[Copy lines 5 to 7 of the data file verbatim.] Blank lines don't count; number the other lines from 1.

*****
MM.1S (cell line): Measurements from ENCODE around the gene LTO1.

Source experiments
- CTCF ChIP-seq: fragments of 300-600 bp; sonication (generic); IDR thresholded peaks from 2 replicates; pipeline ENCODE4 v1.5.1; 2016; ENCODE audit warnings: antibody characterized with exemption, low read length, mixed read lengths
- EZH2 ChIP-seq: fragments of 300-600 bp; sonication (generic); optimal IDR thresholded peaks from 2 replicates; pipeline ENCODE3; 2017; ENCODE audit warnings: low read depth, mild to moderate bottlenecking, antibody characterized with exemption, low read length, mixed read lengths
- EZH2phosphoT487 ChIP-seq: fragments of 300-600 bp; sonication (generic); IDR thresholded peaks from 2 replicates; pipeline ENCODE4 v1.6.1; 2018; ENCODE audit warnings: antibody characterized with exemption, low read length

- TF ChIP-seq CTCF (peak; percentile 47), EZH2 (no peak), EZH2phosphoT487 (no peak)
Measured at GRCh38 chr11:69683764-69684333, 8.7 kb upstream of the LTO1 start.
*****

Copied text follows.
- EZH2phosphoT487 ChIP-seq: fragments of 300-600 bp; sonication (generic); IDR thresholded peaks from 2 replicates; pipeline ENCODE4 v1.6.1; 2018; ENCODE audit warnings: antibody characterized with exemption, low read length

- TF ChIP-seq CTCF (peak; percentile 47), EZH2 (no peak), EZH2phosphoT487 (no peak)
Measured at GRCh38 chr11:69683764-69684333, 8.7 kb upstream of the LTO1 start.